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In the Summertime, When the Weather is Hot...

You and your children should wear suntan lotion. A new study shows that sun exposure in youth may be associated with the greatest risk of melanoma.

It's not exactly groundbreaking news to say that excessive sun exposure is linked to skin cancer, but this study is one of the first to identify a connection between age of exposure and type of skin cancer, specifically melanoma. It is a prospective study based on data that followed more than 100,000 Caucasian women over 20 years. Participants provided information about their medical histories and specific information about tanning bed use, sun exposure, moles, and other risk factors.


Women who reported at least five blistering sunburns as teenagers were found to have a greater likelihood of developing basal cell carcinoma (BCC), squamous cell carcinoma (SCC), and melanoma. This risk was particularly high for melanoma, the most lethal form of skin cancer. Women exposed to sun as adults had double the risk of developing BCC and SCC, but no increased risk for melanoma. BCC and SCC are less invasive forms of cancer with a lower mortality rate but a risk of disfigurement if allowed to progress.

The takeaway, not surprisingly, is that you should limit direct sun exposure and wear sun tan lotion. You should also slather kids with high SPF lotion and try to keep short sighted teenagers from spending hours trying to achieve that perfect sun kissed skin. Short sighted adults too, come to think of it. At least we've moved away from those reflective mirror things though!


Skin cancer is the most common cancer in the United States. 1 in 5 Americans will develop it in their lifetime. This study is noteworthy because it indicates that early sun exposure is a very important factor in the development of melanoma in particular. This is all unfortunate news for me because in 90% of my childhood summer time photographs I am red as a lobster.

Researchers here specifically looked at caucasian women, a group in which skin cancer is the most common cancer. Although rates of skin cancer are highest in white men and women, there are significant rates of the disease in people of color of both genders.


Why the different rates? Melanin, the pigment responsible for variation in skin tones, helps protect the skin against the effects of the sun. If you think in terms of SPF, the melanin in Black skin is roughly equivalent to an SPF of 13 as compared to an SPF of 3 in white skin.* Skin cancer is most prevalent in individuals with light skin color (low percentage of Melanin) but does affect people of all races. Due to the incorrect impression that non-caucasians are immune to skin cancer, people of color are typically diagnosed at a later stage with more advanced cases (Bob Marley, for example, died at age 36 when his aggressive melanoma was misdiagnosed). Mortality rates for the disease are significantly higher for people of color. There are many factors involved in different health outcomes, but a clear element in this is a misguided belief that skin cancer does not affect people with darker skin tones. Further studies must look at development of cancer across races and genders.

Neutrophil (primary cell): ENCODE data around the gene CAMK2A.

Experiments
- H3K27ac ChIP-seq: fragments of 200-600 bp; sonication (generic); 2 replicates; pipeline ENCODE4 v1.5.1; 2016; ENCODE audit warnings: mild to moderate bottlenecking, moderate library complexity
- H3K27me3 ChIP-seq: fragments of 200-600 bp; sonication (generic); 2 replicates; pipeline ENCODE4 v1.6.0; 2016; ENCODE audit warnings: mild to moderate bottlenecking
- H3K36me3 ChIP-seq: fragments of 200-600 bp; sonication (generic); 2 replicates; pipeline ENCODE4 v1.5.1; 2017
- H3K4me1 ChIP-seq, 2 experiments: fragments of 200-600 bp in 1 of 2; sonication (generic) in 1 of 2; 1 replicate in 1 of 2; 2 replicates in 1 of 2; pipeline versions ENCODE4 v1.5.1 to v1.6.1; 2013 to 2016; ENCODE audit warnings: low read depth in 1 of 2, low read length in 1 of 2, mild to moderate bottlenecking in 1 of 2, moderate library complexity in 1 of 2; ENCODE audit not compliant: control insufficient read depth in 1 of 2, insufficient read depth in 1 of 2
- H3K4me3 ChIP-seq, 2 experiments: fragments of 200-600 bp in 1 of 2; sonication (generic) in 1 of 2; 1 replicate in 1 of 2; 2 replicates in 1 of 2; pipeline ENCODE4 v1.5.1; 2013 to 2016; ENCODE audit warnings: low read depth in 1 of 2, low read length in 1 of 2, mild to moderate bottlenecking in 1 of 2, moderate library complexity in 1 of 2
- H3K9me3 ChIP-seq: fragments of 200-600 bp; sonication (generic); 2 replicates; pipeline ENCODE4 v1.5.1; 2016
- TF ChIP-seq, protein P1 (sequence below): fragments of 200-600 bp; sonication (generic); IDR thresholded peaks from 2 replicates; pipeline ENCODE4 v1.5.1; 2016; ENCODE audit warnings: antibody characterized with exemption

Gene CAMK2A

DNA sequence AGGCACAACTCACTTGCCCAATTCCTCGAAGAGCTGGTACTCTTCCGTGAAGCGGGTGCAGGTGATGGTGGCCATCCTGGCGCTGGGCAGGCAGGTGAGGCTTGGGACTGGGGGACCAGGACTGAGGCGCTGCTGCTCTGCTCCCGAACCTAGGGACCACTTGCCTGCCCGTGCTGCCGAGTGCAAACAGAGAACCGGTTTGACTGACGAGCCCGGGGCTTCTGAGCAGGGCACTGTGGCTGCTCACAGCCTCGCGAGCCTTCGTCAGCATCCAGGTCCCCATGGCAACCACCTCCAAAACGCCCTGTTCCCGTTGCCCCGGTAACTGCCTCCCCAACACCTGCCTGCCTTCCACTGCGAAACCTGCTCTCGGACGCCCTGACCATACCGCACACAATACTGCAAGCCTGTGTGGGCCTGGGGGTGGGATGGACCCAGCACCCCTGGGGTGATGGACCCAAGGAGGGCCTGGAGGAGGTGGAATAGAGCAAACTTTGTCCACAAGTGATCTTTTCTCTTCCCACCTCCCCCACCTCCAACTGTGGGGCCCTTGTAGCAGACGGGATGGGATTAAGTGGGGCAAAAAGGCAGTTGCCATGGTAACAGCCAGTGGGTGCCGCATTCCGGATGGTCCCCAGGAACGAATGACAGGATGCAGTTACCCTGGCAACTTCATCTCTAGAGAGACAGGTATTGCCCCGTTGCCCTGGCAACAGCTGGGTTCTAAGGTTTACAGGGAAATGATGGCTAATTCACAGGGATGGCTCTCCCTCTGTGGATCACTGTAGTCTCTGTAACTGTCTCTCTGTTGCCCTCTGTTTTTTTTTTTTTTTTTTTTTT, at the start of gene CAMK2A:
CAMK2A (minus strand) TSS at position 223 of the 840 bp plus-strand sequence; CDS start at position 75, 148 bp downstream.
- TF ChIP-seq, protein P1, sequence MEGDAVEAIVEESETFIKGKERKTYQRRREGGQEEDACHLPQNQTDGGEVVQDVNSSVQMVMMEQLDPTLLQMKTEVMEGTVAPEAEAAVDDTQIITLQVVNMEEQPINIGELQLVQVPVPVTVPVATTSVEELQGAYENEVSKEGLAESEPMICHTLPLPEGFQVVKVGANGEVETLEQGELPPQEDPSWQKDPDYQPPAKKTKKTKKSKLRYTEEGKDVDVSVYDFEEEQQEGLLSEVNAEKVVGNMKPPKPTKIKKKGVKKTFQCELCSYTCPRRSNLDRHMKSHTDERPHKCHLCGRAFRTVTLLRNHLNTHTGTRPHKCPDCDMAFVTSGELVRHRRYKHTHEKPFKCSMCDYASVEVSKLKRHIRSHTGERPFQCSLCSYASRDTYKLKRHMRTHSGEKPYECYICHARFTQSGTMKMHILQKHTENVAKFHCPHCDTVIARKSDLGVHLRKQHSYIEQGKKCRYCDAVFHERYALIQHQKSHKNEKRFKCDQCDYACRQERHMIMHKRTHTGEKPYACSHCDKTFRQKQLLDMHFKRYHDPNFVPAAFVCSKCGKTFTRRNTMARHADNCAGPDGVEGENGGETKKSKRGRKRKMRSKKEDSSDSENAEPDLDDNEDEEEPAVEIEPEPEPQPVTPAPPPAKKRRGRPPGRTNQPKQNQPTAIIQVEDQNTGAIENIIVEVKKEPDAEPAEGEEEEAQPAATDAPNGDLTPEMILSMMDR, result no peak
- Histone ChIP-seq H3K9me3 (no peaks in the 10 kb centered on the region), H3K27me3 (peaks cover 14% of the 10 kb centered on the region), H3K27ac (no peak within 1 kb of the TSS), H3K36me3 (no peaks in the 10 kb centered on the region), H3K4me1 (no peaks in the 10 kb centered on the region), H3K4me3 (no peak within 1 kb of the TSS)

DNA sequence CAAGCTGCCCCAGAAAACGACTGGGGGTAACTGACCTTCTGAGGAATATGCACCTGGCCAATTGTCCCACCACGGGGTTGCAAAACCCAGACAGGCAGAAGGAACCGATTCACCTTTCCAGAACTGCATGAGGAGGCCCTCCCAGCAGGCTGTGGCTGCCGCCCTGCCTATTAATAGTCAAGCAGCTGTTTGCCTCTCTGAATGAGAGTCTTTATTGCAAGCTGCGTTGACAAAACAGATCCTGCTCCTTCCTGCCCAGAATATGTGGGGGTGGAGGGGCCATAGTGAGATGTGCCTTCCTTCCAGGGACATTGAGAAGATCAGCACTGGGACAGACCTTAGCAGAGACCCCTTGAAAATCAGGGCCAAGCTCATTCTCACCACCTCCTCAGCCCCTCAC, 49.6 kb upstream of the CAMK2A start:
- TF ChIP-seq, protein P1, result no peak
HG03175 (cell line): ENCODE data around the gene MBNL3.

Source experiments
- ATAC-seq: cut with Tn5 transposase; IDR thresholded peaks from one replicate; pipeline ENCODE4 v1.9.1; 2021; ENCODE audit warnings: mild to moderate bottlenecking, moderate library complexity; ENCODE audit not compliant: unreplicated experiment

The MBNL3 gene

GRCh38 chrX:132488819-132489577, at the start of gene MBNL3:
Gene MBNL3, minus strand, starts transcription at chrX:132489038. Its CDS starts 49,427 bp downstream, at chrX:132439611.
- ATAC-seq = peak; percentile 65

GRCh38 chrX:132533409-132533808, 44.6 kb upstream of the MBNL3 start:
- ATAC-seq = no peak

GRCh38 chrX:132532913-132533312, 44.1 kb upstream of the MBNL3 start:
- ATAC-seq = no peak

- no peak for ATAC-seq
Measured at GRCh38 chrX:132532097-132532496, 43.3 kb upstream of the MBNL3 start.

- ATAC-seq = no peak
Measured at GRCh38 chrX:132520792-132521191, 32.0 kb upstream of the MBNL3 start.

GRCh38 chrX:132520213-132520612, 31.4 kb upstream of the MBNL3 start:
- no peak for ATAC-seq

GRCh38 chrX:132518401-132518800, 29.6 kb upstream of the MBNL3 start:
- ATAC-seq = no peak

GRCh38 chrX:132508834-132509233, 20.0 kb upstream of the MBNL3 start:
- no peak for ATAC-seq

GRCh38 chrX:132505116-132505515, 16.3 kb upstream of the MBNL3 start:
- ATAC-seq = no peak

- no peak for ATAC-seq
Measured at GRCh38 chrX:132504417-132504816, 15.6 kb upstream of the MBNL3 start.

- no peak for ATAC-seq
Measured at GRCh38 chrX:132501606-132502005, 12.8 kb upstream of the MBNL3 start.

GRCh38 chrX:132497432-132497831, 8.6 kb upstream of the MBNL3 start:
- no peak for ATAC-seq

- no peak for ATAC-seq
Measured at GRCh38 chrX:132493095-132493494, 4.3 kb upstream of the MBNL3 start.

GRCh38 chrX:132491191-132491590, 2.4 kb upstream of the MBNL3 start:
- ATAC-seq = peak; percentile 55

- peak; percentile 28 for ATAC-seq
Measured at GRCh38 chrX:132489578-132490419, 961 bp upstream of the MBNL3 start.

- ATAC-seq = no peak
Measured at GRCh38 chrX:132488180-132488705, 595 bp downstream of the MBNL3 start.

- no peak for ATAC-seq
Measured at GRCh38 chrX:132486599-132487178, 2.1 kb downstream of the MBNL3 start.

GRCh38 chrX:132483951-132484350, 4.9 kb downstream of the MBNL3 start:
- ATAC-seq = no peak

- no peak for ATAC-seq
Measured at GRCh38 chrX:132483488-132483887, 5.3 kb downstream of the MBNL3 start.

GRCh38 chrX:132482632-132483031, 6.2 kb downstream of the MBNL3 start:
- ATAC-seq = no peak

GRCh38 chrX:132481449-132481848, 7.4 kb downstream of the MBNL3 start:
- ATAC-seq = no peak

How to stay sun safe:

We often talk about wearing sunscreen (of SPF 30+) to protect against harmful UV and UVA rays, but there are additional ways to protect yourself. Avoid direct sun exposure between 10 am and 4 pm. Stay in the shade when possible, but especially between those hours. Make sure you cover up with protective clothing, a hat, and sunglasses. It probably goes without saying at this point that tanning beds are inadvisable.


Keep in mind that the Skin Protection Factor (SPF) number reflects how long one coating will protect you for. SPF 50 will last longer than SPF 10, it's not a 5 fold increase in protection. If you burn after 10 minutes in the sun, SPF 15 sunblock will protect you for 150 minutes (the formula is time to burn x SPF - the number will be different for every individual). How long lotion stays affective is obviously also influenced by sweating, swimming, and dousing your head with water because it is feels like you are living on the sun. Don't put on SPF 70 once in the morning and assume you're protected for the rest of the day.

How to check yourself:

Skin checks should be a regular part of your medical exams but you can also do your part to check yourself for signs of skin cancer. Skin cancer is treatable - the sooner you identify it, the better your outcome will be. Do a thorough body check and keep an eye out for the ABCDE's


A: Asymmetry - If you draw a line through the mole, do the two halves match? Asymmetric moles can be indicative of skin cancer.

B: Border - The borders of cancerous moles tend to be uneven.

C: Color - Another warning sign can be freckles or moles with a variety of colors (multiple shades). Melanomas may become red, blue, or other colors.


D: Diameter - Melanomas are usually larger than 6 mm (the eraser on a pencil) but may start smaller.

E: Evolving. Any change in size, color, or shape, or development of a new symptom (bleeding, itching, crusting, or an unheeding ulcer) may also be a warning sign.

Illustration for article titled In the Summertime, When the Weather is Hot...

(Title is part of the lyrics of In the Summertime by Mungo Jerry, an excellent song despite some questionable life lessons)


Image from terawallpaper.com because I very much wish I was there right now. Wherever there is.

*There is obviously a huge variation in the skin tone within each race. These are rough numbers taking from the Skin Cancer Foundation.

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